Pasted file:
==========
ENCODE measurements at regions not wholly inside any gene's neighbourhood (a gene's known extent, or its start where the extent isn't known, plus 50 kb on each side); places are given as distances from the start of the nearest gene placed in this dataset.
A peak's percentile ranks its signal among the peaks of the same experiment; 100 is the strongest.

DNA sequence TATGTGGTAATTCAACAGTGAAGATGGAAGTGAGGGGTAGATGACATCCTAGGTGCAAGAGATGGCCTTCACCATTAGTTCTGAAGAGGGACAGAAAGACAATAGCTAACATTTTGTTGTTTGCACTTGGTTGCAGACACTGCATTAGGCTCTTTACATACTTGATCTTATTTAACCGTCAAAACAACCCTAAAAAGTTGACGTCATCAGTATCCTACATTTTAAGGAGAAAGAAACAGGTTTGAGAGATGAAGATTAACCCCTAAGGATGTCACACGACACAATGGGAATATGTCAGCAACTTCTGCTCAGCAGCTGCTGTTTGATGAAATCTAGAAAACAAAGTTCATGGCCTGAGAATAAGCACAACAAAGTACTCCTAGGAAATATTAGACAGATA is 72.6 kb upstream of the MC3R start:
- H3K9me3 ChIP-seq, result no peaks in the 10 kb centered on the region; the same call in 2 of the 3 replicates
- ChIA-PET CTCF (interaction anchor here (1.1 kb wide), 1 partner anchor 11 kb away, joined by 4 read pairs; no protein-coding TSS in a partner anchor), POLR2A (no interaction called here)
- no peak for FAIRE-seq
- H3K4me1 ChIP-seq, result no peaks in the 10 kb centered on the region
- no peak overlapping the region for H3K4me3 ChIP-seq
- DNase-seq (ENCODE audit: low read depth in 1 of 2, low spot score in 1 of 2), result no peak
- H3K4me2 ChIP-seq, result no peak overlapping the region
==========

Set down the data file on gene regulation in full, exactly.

ENCODE measurements at regions not wholly inside any gene's neighbourhood (a gene's known extent, or its start where the extent isn't known, plus 50 kb on each side); places are given as distances from the start of the nearest gene placed in this dataset.
A peak's percentile ranks its signal among the peaks of the same experiment; 100 is the strongest.

DNA sequence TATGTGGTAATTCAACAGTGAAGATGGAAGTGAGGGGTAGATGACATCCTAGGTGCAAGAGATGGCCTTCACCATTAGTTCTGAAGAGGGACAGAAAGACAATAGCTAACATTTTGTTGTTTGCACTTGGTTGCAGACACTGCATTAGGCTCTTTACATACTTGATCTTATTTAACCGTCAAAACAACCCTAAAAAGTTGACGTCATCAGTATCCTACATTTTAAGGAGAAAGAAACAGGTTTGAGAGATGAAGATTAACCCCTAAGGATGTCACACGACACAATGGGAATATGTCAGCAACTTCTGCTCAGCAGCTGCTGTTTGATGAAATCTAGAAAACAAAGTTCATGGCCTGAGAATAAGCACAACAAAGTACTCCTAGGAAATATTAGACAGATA is 72.6 kb upstream of the MC3R start:
- H3K9me3 ChIP-seq, result no peaks in the 10 kb centered on the region; the same call in 2 of the 3 replicates
- ChIA-PET CTCF (interaction anchor here (1.1 kb wide), 1 partner anchor 11 kb away, joined by 4 read pairs; no protein-coding TSS in a partner anchor), POLR2A (no interaction called here)
- no peak for FAIRE-seq
- H3K4me1 ChIP-seq, result no peaks in the 10 kb centered on the region
- no peak overlapping the region for H3K4me3 ChIP-seq
- DNase-seq (ENCODE audit: low read depth in 1 of 2, low spot score in 1 of 2), result no peak
- H3K4me2 ChIP-seq, result no peak overlapping the region